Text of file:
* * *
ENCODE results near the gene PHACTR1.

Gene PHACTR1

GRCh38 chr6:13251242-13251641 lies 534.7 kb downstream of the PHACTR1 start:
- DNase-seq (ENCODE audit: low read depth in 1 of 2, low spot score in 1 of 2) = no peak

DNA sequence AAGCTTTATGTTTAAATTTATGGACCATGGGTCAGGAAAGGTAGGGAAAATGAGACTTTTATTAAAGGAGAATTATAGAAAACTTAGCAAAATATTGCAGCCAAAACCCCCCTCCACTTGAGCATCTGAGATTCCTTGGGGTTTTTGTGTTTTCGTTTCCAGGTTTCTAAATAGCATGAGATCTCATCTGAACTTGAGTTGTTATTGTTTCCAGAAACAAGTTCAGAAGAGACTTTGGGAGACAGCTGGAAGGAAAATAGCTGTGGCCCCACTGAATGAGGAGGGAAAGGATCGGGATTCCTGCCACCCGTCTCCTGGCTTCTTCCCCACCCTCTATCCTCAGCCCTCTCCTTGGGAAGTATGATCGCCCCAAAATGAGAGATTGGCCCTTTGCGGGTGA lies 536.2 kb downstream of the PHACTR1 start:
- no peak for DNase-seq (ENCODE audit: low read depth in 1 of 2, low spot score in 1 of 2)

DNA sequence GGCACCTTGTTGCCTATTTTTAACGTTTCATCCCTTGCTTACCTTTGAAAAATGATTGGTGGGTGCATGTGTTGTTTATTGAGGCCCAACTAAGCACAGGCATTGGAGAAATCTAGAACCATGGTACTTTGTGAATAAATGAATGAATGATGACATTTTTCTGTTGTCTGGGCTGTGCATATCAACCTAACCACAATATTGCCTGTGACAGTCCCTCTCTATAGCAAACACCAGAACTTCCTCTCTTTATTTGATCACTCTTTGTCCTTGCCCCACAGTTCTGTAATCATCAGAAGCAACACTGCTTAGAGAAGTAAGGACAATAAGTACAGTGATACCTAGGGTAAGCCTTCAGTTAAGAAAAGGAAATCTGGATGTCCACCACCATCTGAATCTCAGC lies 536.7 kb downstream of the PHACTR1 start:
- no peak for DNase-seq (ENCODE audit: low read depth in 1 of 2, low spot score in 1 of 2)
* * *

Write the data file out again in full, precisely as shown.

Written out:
ENCODE results near the gene PHACTR1.

Gene PHACTR1

GRCh38 chr6:13251242-13251641 lies 534.7 kb downstream of the PHACTR1 start:
- DNase-seq (ENCODE audit: low read depth in 1 of 2, low spot score in 1 of 2) = no peak

DNA sequence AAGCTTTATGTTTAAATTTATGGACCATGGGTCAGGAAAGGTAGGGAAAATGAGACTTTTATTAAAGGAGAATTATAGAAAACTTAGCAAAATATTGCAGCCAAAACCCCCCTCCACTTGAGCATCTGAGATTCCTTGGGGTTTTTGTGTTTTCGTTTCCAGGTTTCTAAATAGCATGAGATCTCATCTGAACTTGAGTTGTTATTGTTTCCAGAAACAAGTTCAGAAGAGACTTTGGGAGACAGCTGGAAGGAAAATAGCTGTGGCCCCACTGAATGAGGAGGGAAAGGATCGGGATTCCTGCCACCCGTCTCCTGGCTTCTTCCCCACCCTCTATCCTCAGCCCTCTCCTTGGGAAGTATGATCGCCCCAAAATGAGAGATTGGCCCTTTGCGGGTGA lies 536.2 kb downstream of the PHACTR1 start:
- no peak for DNase-seq (ENCODE audit: low read depth in 1 of 2, low spot score in 1 of 2)

DNA sequence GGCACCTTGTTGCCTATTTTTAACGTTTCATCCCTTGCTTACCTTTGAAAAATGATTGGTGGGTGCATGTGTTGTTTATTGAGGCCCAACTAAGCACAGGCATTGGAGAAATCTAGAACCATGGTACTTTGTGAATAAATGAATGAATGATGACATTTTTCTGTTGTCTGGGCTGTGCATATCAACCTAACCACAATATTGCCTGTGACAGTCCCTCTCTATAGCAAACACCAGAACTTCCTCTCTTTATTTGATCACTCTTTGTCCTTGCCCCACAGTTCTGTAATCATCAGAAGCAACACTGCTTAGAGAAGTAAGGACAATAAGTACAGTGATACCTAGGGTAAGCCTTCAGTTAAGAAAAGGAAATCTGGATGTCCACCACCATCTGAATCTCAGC lies 536.7 kb downstream of the PHACTR1 start:
- no peak for DNase-seq (ENCODE audit: low read depth in 1 of 2, low spot score in 1 of 2)